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Mom Has Strong Message for Parents After Play Center Incident: Watch Your Own Kids

There’s no handbook for parenting — that we know. And just when we think our sweet cherubs are playing nicely, making friends, and sharing the trains at the play center, we are caught off guard when our own kid rips a train out of another kid’s hand. Yikes! We’ve all been there. None of our kids are perfect, and they deserve forgiveness and patience. But what is not cool is when we are oblivious to our kid’s misbehavior. And one mom is calling out some parents for being just that.

Laura Mazza of Mum on the Run recently shared on Facebook what she admits is a bit of a “sanctimommy” post. I disagree, sanctimommies judge unfairly. What Laura witnessed is a case of poor parenting … and she had every right to step in.

Mazza starts off by stating the facts we all know: “Kids will be kids. Kids are snotty, they’re possessive, they’re demanding, they’re cute mostly, but they can be little aggressive ninjas sometimes.” True. All true.

And we all know that kids’ play centers often bring out the snottiest and most aggressive behavior our kids have in their arsenal … so it’s up to us to watch them.

As Mazza says in her post:

“When we are [at] play centers I am a little hellicopterish. Not full helicopter, but one eye is on my mum friend and my latte and the other is on my child. I like to make sure they’re safe, that they play nice, that they don’t snatch, or sock a child in the face … I am responsible for my own child when it comes to this.”

Exactly. We can (and should) do both — socialize with friends, enjoy a latte, and watch our kids.

A basic premise of play centers is that kids have to share and play safely. And if your kid is in that “I don’t share” or “I want to break my face” phase of childhood (not judging — my kids have been there), then it’s up to Mom and Dad to watch for that and address it.

Mazza’s post goes on to say, “Just because my son wants a go and drive in a little toy car that little Tommy is in, it’s a case of too bad Son, you are not entitled, you wait your turn. When little Tommy gets off, then you can play.”

My kid can’t snatch something from your kid. And your kid can’t snatch something from mine. Why is this hard? There are 11 slides and 27 toy cars and a sand box and coloring center at some of these play centers. Here’s a thought … wait your turn or go play with something else.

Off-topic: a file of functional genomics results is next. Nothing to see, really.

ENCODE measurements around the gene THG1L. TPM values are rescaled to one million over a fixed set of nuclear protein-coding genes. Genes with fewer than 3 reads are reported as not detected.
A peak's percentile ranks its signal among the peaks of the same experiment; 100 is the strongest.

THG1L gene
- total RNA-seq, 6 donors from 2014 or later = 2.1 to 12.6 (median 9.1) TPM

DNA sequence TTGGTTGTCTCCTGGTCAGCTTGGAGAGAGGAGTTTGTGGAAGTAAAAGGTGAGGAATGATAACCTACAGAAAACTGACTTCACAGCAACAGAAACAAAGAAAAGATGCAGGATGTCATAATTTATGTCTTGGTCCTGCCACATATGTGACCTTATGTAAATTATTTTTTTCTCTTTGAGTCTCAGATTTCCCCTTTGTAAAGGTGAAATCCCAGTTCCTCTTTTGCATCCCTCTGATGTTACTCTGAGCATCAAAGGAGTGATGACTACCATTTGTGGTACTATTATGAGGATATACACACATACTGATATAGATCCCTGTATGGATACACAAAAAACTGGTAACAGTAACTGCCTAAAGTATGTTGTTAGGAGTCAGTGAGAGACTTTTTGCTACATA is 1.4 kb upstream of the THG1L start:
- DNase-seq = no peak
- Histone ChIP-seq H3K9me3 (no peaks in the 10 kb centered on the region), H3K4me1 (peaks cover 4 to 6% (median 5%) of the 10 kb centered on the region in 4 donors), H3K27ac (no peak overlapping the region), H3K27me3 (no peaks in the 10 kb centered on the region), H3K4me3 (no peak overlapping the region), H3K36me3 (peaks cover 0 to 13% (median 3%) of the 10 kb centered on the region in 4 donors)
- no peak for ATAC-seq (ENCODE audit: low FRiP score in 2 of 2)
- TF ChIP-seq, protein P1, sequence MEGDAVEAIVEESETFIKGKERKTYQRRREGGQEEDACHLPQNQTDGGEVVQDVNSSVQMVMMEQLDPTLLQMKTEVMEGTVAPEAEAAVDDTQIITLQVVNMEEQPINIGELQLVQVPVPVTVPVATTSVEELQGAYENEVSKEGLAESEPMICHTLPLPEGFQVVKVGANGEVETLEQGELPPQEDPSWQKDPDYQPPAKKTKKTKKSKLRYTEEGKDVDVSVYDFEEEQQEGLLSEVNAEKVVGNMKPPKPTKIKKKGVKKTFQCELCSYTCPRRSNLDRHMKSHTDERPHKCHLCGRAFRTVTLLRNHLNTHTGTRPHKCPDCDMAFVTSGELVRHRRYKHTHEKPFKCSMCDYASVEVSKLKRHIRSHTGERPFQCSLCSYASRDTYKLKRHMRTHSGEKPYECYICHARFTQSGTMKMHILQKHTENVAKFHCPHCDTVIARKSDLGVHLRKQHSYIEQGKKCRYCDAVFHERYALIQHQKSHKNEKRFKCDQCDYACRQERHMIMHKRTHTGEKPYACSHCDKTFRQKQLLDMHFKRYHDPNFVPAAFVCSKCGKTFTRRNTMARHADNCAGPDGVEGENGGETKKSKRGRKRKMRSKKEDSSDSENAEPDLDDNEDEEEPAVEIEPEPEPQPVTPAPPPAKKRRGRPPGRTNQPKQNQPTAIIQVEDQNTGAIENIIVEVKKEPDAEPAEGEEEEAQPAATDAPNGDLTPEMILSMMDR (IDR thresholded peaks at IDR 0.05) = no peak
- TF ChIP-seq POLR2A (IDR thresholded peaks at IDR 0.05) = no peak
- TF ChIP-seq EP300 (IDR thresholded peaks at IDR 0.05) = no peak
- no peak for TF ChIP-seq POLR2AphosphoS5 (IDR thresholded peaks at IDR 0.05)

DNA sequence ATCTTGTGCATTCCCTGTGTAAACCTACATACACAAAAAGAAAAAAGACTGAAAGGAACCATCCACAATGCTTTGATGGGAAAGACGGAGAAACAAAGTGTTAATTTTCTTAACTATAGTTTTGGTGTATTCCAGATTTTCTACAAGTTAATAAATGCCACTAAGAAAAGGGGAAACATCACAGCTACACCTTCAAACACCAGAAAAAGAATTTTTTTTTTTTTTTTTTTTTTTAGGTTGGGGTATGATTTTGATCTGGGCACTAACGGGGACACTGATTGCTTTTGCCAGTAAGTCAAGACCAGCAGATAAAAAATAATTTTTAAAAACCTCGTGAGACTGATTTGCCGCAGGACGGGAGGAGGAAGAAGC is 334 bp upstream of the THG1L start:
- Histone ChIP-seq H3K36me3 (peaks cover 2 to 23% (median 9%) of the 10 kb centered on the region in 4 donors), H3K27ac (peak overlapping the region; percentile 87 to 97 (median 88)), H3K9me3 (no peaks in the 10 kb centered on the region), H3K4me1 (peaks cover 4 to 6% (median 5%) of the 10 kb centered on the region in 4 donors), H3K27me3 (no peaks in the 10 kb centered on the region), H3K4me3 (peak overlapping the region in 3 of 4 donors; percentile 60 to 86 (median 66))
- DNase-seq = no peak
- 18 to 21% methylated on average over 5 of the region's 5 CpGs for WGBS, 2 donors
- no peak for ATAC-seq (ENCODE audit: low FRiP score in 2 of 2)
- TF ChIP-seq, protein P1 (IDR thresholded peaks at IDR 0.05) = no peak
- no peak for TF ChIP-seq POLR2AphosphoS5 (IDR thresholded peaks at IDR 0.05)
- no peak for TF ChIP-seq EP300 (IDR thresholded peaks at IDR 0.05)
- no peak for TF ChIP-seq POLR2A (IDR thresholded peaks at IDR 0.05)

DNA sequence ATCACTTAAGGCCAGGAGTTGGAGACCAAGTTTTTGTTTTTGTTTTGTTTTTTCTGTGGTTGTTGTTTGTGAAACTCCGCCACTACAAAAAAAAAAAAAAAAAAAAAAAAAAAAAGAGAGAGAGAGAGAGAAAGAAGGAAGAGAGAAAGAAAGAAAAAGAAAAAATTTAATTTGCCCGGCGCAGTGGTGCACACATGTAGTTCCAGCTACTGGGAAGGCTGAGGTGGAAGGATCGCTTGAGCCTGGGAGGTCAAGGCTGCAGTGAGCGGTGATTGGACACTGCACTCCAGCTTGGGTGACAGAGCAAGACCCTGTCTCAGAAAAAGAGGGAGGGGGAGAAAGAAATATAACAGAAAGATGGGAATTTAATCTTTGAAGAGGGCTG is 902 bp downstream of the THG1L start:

Well, apparently other kids (and parents) at this play center didn’t get the memo. Mazza was left with no other option but to intervene and discipline someone else’s child. Why? “Because no one else was gonna do it,” she shares in her impassioned post.

Mazza says she “watched two 5 year olds ram one of those mini drive-able cars into my daughter and laugh while she fell over while I was helping my son into the ball pit. (This was at a 4 and under play centre).”

She continues, “I watched a little boy climb on top of a jungle gym where his mum had no idea that he was about to come falling down, and I caught him. She came over when she saw a stranger carrying her kid and gave me a dirty look while she snatched him off me.”

And finally, “I watched two kids push and smack my son while he was trying to go down a slide… and I actually found myself saying ‘that’s not nice, stop!’”

What was happening?! Why were several kids acting like jerks and making unsafe choices with only one mom intervening?

Listen, I get it that helicopter parenting has become an epidemic. We aren’t letting our kids fend for themselves anymore or figure things out and that’s a problem. However, if we don’t teach our kids how to be kind friends, who will? There has got to be a middle ground.

Mazza ends her post by saying, “I’m not perfect, not even in the slightest. But I’m polite and I’m not in the business of raising a**holes. I’ve been up all night too, I am desperate for social time, too. I’m lonely, I’m tired, my neck hurts and everything else … but I also don’t believe that my kid is entitled to pull your kids hair because I want a hot coffee.”

PREACH, girl.

It takes a village, moms. So can we all join together to raise kind kids so that they grow up into kind adults? I’ll do my part if you do yours. We all need to parent. Our kids deserve it.

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